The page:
rose to make the motion of which he had given notice, for some amendments of the Criminal Law. He was aware that from part of the public, and particularly that part of it whose opinion might be supposed to have most influence upon his conduct, a person who had such amendments to propose could hardly expect praise, but must consider it enough if he meets with excuse. His apology must be, that he had not taken up the matter lightly or on a sudden; that the subject which he presumed to bring before the house, was one which had occupied his thoughts for many years of his life. He had long ago promised himself, that if ever he should have the honour of a seat in this house, he would bring forward some measures for reforming the criminal law; and recollecting this, he could not but feel that he ought rather to apologise for having delayed the proposal so long, than for bringing it forward now.—In the criminal law of this country, he had always considered it as a very great defect, that capital punishments were so frequent; and were appointed, he could not say inflicted, for so many crimes. No principle could be more clear, than that it is the certainty, much more than the severity of punishments, which renders them efficacious. This had been acknowledged ever since the publication of the works of the marquis Beccaria; and he had heard, he could not himself remember it, that upon the first appearance of that Work it produced a very great effect in this country. The impression, however, had hitherto proved unavailing; for it has not in this country, in a single instance, produced any alteration of the criminal law; although in some other states of Europe such alterations have been made. Indeed, if one were to take the very reverse of the principle, that would be a faithful description of the criminal law of England; in which punishments are most severe, and most uncertain in their application. It is notorious, how few of those who are condemned, actually suffer punishment. From returns which are to be found in the Secretary of State's office, it appears, that in the year 1805 there were 350 persons who received sentence of death, and of whom only 68 were executed, not quite a filth part of the number; in the year 1306, 325 received sentence of death, of whom 57 were executed; and in 1807, the number was 343, of whom there were executed 03. If we deduct the number of those who received sentence of death for crimes for which pardon is never, or very rarely, granted, and take the number of those who are convicted of felonies, which have been made capital for some circumstances, which are not in truth circumstances of aggravation, perhaps it will be found that of 20 persons condemned to die, only one suffers death. The question is, whether the administration of justice should be suffered to continue in such a state, where the execution of the law is not the rule that is observed but an exception to it, and where it has been lately said in language, which one would expect to hear rather from the lips of a satirist than from the seat of judgment, that the "law exists indeed in theory, but has been almost abrogated in practise by the astuteness of judges, the humanity of juries, and the clemency of the crown."—His present purpose was to call the attention or the house to one class only of these severe statutes that had, from the change of circumstances, acquired a severity which was not originally intended: those in which the capital part of the change depends on the amount of the property stolen; such as the statute of Elizabeth, which punishes with death the stealing privately from the person of another property to the value of 12 pence; the act of William and Mary which makes privately stealing in a shop to the amount of 5 shillings a capital felony, and many other statutes of the same kind. Such an alteration had taken place in the value of money since those statutes passed, that it was astonishing that the law should have been suffered to remain in words the same to the present day; the offences, in the mean time, having become altogether dif- ferent. Perhaps there was no case which could render more striking the truth of lord Bacon's observation, that time was the greatest of all innovators; for in proportion as every thing which contributed to the support, the comfort, and the luxuries of life had grown dearer, the Life of man had become cheaper and of less account.—There were many mischievous consequences, resulting from such a state of things, which did not strike one at first; but which became more evident, the more they were reflected on. Such laws cannot be executed. Juries are placed in the painful situation of violating one of two duties; they are reduced to the alternative of violating their oath, or what they are sometimes mistakenly induced to think more binding on them, the dictates of humanity. Often against the plainest evidence, juries find the property not to be of the value of which they and everybody else know it to be; and this comes to be considered, as Blackstone somewhere expresses it, as a "pious perjury," words which one is sorry to see ever put together: for nothing can lead to more immoral consequences, than that men should familiarize themselves with the violation of a judicial oath. The law ought not to remain so. Offenders are often acquitted against the clearest evidence: and the very severity of those laws, by a necessary consequence, holds out an encouragement to crimes. While there are thus two laws, one upon the statute book, and another in practice, a total change has taken place in the nature of that which is considered as the most valuable prerogative of the crown; the prerogative of shewing mercy. The true state of the case is, that, in exchange for that prerogative, the crown has the painful duty imposed on it, of selecting those upon whom the judgment of the law shall be executed. In London and Middlesex this is done by the privy council, but upon all the circuits this duty devolves upon the different judges of assize; and it is felt by them to be the most painful of their duties. No rules are laid down to govern them in the discharge of it; but they are left to their own discretion, which must necessarily be as various as are their different habits and sentiments and modes of thinking. It may be the opinion of one judge, that punishments ought to be inflicted most strictly when crimes are most frequent; another, with the same anxiety for the discharge, of his duty, thinks that it is most useful to be rigourous when crimes make their first appearance. One judge is more influenced by humanity; another more swayed by a sense of what is due to the safety of the community. And thus, their discretion is apt to be exercised under motives, not only different, but often quite contrary. The question was, what should be the remedy? Being sensible that, when a private individual takes upon himself to propose alterations in the law, it becomes him to proceed very cautiously, to do at first too little rather than too much, to alter and yet not seem to innovate, and to have the test of experience in favour of his first essays at improvement, before he proceeds to propose all that he would have established; being strongly impressed with this, he had at first intended only to move to repeal the statutes, and to propose others in the same words, only with sums equivalent to the value of what was originally fixed by the legislature; and by re-enacting the laws such as by the authors of them they were meant to be, to repeal those statutes which time and a change of circumstances had imperceptibly substituted in their place. But, when he found that he would thus be enacting capital punishments for offences, in which there are no circumstances of aggravation, he could not bring his mind to do it, and he determined to propose the simple repeal of all those statutes. As, however, they will require different considerations, he judged it most expedient to bring them one by one under the review of the house; and he proposed, therefore, to begin with the most objectionable, the 8th of Elizabeth, chap. 4. which made stealing privately from the person a capital offence: declaring it at the same time to be his intention, and wishing it to be understood, that he will at proper times bring forward a repeal of the others. The unnecessary severity of the 8th Elizabeth, its absurdity and want of logic, made it a disgrace to the statute book. (Read the preamble and first enacting clause.) Reciting that the offence was sometimes committed under circumstances which were an aggravation, therefore it enacts that in all cases, and although there was no aggravation, clergy should betaken away. In his time, he never had heard but of one single instance in which an offender, convicted under this statute, suffered death; it was a case upon the northern circuit, where a pick-pocket detected in court was immediately tried and left for execution. It was a solitary case as far back as he could re- member, and even if that had been omitted, it would have been no great misfortune. Under this statute, from the strict construction which the judges observed of the word "privily," that very violence which would bean aggravation of the offence, if it is not such as to amount to robbery, saves the offender.—There was another subject which, he thought, required the interposition of the legislature; it was to provide, in certain cases, a compensation to persons tried and acquitted, after having been long detained in prison. At present they have no compensation, except by an action for a malicious prosecution, where the judge is satisfied there was no probable cause. If suspicion of having committed a crime falls upon an individual in the labouring class of the people, whose family depends upon his daily wages for subsistence, he may be eight months in gaol; for that is sometimes the interval between the summer and lent assizes; and in the four northern counties, he may be imprisoned above a year. His family in the mean time is, probably, consigned to the workhouse, and when he returns home after an acquittal which completely establishes his innocence, he finds them ruined in their health or corrupted in their morals. If, for the convenience or utility of the public, private property is ever interfered with by the authority of parliament, full compensation is carefully made to the owner; but what is that loss which is thus compensated to the opulent, compared with the injury suffered by the poor man in the case he had mentioned? It will be said, that such a case does not happen often, but it sometimes happens, and in such cases a remedy ought, no doubt, to be provided. The difficulty was, that it is not every person acquitted who deserved compensation; because many persons were acquitted who are still guilty; acquittals from defects of form being unavoidable, even under the best ordered laws. Another difficulty was, that if such a remedy were given by law, it might have a mischievous effect towards those very persons, who are the objects of redress; because in some cases the evidence was so nicely balanced, that if the jury felt themselves reduced to the alternative of convicting or of giving a reward to the prisoner by acquitting him, this consideration might have the effect of determining them to convict. The discretion of saying in what cases compensation should be given, could only be reposed in the jury or in the court; and he thought that there could be no hesitation between those two. The jury ought not to have their attention diverted from the single point of ascertaining the fact, of guilty or not. Fortunately, there was already in our statute book, an act which he should take as a model. Till the year 1752, no compensation was made by law to prosecutors for their expence and trouble in bringing offenders to justice; a circumstance which one might be surprised at, if; such circumstances did not come very seldom before the legislature. Before such compensation was allowed, it often happened that the prosecution was by much a I greater evil to the person, whose property had been taken from him, than that loss of property by the offence. The 25th Geo. 2. chap. 36. § 11. placed it in the power of the court, upon consideration of the prosecutor's circumstances, to grant him an order upon the treasurer of the county for his expences, and a reasonable allowance for his time. He meant to make this the model of the bill he proposed to move for leave to bring in. He hardly thought it necessary to anticipate any objection to this compensation, as being a new burden upon the county. Perhaps it might be thought, that the same reason existed for granting a similar compensation in cases of misdemeanour; but he meant to confine it to felonies, following the principle of the act of George 2. and to give compensation to persons acquitted only in the same cases where it was already by law given to the prosecutor. He moved, in the first place, for leave to bring in a bill to repeal so much of an act made in the 8th year of queen Elizabeth, as takes away the benefit of clergy from persons convicted of stealing privily from the person of another.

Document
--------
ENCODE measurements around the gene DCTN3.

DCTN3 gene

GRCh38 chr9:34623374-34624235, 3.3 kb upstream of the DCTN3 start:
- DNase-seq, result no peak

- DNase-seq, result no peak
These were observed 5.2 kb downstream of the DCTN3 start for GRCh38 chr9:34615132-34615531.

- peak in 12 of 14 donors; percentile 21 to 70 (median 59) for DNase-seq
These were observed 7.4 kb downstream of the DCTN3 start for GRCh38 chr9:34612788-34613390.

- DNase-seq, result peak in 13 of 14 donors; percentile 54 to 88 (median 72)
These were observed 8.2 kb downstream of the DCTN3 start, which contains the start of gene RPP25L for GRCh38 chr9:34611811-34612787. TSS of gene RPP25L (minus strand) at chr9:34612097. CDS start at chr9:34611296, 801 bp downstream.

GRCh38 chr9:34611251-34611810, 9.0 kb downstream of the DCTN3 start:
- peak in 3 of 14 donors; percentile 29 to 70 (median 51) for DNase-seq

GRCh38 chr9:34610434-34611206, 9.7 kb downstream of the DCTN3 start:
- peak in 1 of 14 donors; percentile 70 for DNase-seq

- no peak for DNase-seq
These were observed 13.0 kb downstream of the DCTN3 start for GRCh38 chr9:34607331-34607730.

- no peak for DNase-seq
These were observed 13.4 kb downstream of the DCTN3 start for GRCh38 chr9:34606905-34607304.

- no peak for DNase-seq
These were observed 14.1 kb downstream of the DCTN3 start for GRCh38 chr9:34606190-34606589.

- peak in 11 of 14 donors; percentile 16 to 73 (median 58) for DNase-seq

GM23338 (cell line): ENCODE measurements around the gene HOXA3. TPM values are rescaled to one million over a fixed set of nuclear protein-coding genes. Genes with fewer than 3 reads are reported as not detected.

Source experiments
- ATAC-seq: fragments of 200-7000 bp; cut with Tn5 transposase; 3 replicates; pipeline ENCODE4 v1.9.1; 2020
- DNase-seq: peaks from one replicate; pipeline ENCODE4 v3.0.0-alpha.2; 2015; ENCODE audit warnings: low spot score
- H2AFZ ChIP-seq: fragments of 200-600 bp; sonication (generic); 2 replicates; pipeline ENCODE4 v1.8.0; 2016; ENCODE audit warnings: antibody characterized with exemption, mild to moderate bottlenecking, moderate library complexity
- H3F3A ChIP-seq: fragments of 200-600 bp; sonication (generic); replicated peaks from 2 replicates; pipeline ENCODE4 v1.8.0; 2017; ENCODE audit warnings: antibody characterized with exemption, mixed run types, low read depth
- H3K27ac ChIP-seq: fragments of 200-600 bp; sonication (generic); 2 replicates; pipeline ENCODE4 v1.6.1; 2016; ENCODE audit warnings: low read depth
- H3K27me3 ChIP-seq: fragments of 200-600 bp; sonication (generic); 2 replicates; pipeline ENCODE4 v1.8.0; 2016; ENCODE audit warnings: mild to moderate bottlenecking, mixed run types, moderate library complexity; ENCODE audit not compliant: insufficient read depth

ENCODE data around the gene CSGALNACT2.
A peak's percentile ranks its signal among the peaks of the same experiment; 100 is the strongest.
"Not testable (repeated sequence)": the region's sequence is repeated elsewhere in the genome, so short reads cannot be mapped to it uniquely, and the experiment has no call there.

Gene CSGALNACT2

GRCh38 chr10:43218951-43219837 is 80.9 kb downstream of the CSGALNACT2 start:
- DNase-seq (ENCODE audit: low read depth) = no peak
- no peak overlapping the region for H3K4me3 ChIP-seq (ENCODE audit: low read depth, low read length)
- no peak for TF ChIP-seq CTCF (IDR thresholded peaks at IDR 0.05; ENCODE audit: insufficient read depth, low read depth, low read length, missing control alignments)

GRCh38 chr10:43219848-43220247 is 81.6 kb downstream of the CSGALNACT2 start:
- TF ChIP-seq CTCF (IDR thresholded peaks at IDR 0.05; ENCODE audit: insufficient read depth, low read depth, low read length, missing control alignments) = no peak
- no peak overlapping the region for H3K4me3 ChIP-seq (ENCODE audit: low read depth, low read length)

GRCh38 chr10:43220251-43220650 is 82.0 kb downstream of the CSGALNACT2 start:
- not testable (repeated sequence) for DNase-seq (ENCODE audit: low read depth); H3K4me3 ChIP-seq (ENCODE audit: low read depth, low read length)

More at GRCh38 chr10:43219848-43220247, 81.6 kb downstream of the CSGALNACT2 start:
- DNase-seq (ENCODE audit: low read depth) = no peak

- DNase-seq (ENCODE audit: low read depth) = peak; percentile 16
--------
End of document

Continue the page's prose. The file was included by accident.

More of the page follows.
Mr. Herbert